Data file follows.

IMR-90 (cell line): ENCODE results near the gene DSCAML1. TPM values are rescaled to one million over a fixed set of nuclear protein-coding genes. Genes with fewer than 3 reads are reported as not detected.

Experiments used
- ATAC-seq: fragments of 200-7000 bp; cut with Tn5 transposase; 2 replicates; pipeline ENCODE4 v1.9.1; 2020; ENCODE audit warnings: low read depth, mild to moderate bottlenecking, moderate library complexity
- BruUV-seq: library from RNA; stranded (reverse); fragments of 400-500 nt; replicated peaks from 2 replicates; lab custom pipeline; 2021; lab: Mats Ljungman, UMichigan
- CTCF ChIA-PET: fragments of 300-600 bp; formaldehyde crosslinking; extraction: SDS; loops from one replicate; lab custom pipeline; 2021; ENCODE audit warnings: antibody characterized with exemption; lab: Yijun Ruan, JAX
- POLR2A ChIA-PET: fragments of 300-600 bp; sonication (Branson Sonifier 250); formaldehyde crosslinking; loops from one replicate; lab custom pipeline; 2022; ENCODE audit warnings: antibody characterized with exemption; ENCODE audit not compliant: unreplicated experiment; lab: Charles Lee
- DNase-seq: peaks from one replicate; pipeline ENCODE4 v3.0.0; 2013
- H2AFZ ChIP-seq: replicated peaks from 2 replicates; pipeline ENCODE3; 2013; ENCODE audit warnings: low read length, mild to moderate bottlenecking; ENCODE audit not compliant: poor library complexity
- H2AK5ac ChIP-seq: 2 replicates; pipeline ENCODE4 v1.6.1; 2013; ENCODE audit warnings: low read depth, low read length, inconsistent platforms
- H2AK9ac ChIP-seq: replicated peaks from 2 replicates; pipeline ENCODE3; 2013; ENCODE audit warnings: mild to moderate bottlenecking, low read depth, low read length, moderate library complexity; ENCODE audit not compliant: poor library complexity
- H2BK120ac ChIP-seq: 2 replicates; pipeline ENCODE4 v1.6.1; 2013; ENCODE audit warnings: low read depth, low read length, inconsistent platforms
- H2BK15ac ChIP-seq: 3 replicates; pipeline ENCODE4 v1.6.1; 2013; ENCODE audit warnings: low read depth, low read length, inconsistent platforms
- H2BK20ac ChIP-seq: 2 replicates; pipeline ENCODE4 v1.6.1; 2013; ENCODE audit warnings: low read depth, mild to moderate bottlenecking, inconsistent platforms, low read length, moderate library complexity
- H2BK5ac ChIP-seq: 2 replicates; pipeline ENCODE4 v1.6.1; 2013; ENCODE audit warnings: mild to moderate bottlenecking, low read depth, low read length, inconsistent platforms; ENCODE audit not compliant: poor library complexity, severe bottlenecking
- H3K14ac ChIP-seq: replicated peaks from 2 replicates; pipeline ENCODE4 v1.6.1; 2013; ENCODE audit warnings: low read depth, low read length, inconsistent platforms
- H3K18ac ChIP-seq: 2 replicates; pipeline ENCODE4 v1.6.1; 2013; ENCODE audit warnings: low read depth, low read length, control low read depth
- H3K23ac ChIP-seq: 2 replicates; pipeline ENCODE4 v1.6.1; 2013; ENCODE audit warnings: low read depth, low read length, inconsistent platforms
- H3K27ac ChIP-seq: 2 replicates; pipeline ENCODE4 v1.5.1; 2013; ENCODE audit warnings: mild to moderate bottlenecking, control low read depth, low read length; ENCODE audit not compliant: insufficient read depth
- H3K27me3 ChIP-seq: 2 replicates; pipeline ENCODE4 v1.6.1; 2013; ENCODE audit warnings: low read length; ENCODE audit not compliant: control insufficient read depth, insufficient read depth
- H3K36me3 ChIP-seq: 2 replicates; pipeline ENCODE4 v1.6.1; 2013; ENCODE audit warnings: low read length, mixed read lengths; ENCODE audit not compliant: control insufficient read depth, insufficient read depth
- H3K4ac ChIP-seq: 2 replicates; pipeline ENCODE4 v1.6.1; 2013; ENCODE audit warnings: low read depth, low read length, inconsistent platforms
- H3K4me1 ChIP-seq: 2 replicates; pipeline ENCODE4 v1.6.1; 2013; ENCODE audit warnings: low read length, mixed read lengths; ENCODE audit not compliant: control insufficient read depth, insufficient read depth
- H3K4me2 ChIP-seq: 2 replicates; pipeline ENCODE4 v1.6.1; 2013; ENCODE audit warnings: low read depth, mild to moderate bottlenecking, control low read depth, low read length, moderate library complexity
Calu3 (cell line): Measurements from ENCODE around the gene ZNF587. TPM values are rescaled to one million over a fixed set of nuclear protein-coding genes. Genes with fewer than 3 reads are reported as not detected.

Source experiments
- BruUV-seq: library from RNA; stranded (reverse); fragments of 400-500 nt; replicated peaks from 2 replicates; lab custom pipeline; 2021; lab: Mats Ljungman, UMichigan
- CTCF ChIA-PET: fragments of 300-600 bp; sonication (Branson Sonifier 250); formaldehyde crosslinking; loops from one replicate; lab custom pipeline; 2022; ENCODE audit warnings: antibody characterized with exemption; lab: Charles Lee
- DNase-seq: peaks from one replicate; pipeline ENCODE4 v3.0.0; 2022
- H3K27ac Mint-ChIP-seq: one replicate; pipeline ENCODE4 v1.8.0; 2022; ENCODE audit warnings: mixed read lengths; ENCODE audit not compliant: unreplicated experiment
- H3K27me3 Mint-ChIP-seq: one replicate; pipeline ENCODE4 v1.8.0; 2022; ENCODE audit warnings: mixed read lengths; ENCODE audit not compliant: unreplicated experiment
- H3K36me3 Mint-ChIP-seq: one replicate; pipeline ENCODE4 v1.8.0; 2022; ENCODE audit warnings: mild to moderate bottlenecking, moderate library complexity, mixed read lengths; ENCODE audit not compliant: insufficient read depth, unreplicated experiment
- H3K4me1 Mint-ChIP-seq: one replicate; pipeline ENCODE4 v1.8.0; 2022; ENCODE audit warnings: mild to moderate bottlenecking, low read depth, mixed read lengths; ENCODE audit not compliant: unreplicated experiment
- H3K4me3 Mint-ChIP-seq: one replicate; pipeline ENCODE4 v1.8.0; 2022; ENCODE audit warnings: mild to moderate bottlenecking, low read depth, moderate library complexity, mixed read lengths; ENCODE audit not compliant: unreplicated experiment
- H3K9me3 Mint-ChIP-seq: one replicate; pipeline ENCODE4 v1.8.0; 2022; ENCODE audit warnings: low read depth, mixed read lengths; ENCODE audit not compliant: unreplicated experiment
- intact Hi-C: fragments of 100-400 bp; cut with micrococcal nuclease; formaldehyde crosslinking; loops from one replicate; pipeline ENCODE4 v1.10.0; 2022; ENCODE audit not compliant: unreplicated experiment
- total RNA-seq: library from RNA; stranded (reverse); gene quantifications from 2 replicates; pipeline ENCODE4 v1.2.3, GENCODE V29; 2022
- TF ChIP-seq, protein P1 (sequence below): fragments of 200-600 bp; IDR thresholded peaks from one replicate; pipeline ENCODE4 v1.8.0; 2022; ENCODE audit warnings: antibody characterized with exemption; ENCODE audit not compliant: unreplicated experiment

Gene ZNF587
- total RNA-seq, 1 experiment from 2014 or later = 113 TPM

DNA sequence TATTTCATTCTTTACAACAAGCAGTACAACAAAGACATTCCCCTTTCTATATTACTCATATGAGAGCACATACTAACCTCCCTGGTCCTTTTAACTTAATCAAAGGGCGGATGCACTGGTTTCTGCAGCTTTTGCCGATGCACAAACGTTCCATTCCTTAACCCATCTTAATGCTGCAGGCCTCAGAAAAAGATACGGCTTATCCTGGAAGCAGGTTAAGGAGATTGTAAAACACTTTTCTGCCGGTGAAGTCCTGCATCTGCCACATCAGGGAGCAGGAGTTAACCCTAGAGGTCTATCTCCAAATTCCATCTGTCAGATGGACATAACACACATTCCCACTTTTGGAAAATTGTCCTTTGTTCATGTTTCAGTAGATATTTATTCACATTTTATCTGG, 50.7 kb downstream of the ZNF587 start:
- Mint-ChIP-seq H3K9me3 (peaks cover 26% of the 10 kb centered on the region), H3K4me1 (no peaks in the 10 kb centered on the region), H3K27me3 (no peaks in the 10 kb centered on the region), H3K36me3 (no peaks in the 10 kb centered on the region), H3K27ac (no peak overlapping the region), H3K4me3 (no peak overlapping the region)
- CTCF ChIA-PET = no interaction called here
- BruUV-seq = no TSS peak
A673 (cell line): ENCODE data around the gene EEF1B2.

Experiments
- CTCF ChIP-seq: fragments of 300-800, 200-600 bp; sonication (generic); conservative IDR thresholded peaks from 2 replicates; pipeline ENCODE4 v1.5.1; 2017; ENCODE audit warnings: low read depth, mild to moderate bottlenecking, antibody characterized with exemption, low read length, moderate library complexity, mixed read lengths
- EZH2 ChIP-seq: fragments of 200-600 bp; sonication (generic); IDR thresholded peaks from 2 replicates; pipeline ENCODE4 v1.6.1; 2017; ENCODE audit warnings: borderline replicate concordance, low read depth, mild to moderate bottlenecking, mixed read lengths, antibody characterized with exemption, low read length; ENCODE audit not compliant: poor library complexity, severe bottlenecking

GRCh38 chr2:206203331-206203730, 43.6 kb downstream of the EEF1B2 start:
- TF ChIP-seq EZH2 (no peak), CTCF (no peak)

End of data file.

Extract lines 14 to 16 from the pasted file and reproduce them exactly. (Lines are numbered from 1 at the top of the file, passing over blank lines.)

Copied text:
- H2BK5ac ChIP-seq: 2 replicates; pipeline ENCODE4 v1.6.1; 2013; ENCODE audit warnings: mild to moderate bottlenecking, low read depth, low read length, inconsistent platforms; ENCODE audit not compliant: poor library complexity, severe bottlenecking
- H3K14ac ChIP-seq: replicated peaks from 2 replicates; pipeline ENCODE4 v1.6.1; 2013; ENCODE audit warnings: low read depth, low read length, inconsistent platforms
- H3K18ac ChIP-seq: 2 replicates; pipeline ENCODE4 v1.6.1; 2013; ENCODE audit warnings: low read depth, low read length, control low read depth